Besides Rondo, the players I would be most careful about trading are Jared Sullinger, Avery Bradley, and Kelly Olynyk. These three guys are the young talent to build around, but none are necessarily the next Larry Bird or Paul Pierce, either. Sullinger is emerging in his second NBA season as the best player on the team game in and game out. He can score. He can rebound. He gets in foul trouble, but that’s because he’s been playing motivated, aggressive defense. Sully has been the brightest spot for the Celtics rebuild thus far. Avery Bradley is now the second longest tenured Celtic after Rondo, despite being drafted after the C’s 2010 Finals appearance against the Lakers. He’s a good defensive guard who can occasionally turn great defense into great offense and he’ll be looking for a new contract this offseason. Olynyk is the most intriguing player on the Celtics right now. The 22 year old Canadian seven footer out of Gonzaga has a lot of skill and basketball intelligence, but there are still a lot of growing pains for him as he adjusts to the grind of playing in the NBA. He’s considered by some to be Gonzaga’s best NBA prospect since John Stockton, and the very optimistic think he can become the next Dirk Nowitzki or Larry Bird. Danny Ainge used his only 1st round pick in the 2013 NBA Draft, so it’s not likely that he’ll give up on him this early. Rick Pitino traded away Chauncey Billups midway through the first season of his Hall of Fame career, and that’s a big part of why Pitino’s phone calls in Boston end like this these days.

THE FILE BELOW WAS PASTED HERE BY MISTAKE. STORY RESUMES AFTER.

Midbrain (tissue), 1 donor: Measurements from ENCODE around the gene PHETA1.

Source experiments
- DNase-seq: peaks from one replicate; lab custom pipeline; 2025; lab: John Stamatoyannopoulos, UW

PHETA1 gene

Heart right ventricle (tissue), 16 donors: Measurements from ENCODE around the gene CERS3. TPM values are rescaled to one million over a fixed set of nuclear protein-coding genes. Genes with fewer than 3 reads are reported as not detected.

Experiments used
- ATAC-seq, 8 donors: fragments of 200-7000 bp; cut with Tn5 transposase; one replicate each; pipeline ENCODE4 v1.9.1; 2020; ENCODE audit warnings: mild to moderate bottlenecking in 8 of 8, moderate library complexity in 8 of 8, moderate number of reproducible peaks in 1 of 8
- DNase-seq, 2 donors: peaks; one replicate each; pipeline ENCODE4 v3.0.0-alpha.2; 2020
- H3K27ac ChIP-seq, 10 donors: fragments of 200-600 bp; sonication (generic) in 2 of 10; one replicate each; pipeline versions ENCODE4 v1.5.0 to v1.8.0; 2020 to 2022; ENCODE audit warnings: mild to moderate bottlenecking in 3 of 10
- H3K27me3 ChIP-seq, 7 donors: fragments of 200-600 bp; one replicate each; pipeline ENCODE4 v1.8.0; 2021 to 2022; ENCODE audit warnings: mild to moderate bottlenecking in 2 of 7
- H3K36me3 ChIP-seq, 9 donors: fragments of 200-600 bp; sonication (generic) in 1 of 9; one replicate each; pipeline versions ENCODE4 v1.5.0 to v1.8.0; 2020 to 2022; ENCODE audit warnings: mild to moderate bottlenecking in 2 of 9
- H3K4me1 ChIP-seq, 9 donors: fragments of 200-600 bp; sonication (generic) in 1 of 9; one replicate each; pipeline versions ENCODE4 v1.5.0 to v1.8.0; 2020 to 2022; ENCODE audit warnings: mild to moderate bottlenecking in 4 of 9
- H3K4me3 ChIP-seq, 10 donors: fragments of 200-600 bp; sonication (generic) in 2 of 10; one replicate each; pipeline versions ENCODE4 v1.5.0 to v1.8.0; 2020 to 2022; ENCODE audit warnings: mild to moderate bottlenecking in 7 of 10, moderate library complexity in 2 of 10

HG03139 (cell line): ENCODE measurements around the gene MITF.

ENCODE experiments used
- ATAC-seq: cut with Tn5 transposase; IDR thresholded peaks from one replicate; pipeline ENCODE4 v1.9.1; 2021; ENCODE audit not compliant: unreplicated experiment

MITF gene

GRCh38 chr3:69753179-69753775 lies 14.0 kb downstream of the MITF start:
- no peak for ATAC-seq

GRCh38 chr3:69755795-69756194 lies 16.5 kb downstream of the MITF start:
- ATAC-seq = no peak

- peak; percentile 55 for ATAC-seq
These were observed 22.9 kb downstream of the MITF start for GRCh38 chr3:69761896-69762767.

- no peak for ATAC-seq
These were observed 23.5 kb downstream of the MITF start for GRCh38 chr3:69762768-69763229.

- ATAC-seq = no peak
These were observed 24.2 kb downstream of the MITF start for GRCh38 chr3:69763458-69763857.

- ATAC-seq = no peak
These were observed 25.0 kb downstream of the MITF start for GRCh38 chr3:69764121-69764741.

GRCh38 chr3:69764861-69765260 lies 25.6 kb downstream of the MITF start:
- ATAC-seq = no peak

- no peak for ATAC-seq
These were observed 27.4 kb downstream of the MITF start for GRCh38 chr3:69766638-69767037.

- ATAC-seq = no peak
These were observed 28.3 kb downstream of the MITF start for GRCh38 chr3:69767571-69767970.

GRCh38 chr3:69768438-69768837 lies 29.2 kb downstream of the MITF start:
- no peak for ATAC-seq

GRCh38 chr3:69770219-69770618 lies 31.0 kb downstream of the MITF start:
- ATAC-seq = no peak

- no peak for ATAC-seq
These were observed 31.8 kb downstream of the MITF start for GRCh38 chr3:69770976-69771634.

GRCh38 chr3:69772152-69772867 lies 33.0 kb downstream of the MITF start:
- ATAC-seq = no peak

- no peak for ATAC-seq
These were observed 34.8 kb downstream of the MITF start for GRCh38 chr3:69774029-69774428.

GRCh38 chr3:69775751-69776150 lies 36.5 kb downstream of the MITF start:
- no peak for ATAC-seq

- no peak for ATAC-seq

Another guy who intrigues me, but is not quite as safe since the Celtics did not invest as much in him as they did Sully, Bradley, and Olynyk is undrafted rookie point guard Phil Pressey. I have a soft spot for undrafted players in general. I get excited when guys like Wes Welker , LeGarrette Blount, Torey Krug and Brian Rafalski become stars in football and hockey, and this kind of thing doesn’t happen enough in basketball. At 5’11”, Pressey is a smaller than average point guard, but he impressed them in the Orlando Summer League and has made progress learning from Brad Stevens and Rajon Rondo this season. He showed off some of his moves with this behind-the-back pass to Avery Bradley after he got the start in Toronto last night.
What the Celtics have to do right now is acquire assets and create options for themselves. They are much better off now than they were when Danny Ainge took over the Celtics’ basketball operations department in 2003, and hopefully they’ll be a contender sooner than 2017-18 at this rate. Building an NBA roster is as confusing as it is fascinating, and in a lot of ways is more interesting than NBA games themselves. It’s okay to like these Celtics and still root for them to get in better draft position. It’s okay to root for the players on the team, but you shouldn’t lose to much sleep over the players that get traded. It will get better. It’s not clear when. It’s not clear how, but Danny Ainge will make the C’s a winner again.